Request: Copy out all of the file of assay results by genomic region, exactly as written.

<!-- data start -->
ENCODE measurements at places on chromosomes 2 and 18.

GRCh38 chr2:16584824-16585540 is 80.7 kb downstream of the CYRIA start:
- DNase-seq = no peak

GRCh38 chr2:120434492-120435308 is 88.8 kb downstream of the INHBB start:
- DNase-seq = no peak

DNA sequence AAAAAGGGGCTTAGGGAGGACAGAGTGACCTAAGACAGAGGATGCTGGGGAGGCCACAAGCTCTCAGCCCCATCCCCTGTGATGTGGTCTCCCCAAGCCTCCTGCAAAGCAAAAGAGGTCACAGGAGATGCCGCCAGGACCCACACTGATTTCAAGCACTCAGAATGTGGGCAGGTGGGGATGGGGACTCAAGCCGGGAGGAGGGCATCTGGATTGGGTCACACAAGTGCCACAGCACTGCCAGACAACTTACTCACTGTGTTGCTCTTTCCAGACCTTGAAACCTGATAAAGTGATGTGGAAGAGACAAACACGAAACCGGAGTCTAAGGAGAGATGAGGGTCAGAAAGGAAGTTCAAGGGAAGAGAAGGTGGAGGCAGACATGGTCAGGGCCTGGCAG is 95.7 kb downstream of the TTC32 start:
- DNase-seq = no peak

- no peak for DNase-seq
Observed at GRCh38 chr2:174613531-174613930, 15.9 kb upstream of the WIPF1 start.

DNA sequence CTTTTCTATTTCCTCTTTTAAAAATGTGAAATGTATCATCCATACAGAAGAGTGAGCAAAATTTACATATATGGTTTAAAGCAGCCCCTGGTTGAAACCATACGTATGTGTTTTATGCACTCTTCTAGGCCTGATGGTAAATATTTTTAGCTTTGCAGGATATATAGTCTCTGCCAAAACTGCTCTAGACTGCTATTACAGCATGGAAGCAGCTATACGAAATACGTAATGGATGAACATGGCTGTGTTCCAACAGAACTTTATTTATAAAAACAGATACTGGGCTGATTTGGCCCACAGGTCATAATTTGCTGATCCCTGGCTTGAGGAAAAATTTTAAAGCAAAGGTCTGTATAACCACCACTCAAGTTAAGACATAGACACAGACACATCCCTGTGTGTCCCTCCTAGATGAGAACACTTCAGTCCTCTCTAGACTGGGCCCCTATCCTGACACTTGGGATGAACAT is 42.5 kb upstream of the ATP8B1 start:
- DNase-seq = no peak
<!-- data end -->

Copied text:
ENCODE measurements at places on chromosomes 2 and 18.

GRCh38 chr2:16584824-16585540 is 80.7 kb downstream of the CYRIA start:
- DNase-seq = no peak

GRCh38 chr2:120434492-120435308 is 88.8 kb downstream of the INHBB start:
- DNase-seq = no peak

DNA sequence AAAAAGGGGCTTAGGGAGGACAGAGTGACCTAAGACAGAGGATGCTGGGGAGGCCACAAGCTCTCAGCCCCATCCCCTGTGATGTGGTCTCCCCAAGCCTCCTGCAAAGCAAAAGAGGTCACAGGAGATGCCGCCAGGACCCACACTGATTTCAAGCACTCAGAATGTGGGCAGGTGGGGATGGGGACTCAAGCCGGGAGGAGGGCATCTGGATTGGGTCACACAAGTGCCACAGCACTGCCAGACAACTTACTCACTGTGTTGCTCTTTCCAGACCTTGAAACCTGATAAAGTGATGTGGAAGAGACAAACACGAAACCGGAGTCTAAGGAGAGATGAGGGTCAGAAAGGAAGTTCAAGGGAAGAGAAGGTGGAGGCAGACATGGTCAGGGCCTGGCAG is 95.7 kb downstream of the TTC32 start:
- DNase-seq = no peak

- no peak for DNase-seq
Observed at GRCh38 chr2:174613531-174613930, 15.9 kb upstream of the WIPF1 start.

DNA sequence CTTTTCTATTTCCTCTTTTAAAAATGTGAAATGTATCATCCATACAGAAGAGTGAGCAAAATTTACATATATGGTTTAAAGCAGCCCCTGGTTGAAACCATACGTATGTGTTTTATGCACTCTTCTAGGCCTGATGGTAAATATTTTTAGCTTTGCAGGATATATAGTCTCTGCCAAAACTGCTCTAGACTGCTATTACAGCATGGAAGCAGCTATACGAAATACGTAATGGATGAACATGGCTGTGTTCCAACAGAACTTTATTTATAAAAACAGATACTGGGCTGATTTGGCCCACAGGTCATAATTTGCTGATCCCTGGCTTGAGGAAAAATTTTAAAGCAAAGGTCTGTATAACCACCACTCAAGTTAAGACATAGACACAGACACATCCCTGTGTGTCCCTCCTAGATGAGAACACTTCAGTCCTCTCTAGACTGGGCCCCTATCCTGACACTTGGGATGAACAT is 42.5 kb upstream of the ATP8B1 start:
- DNase-seq = no peak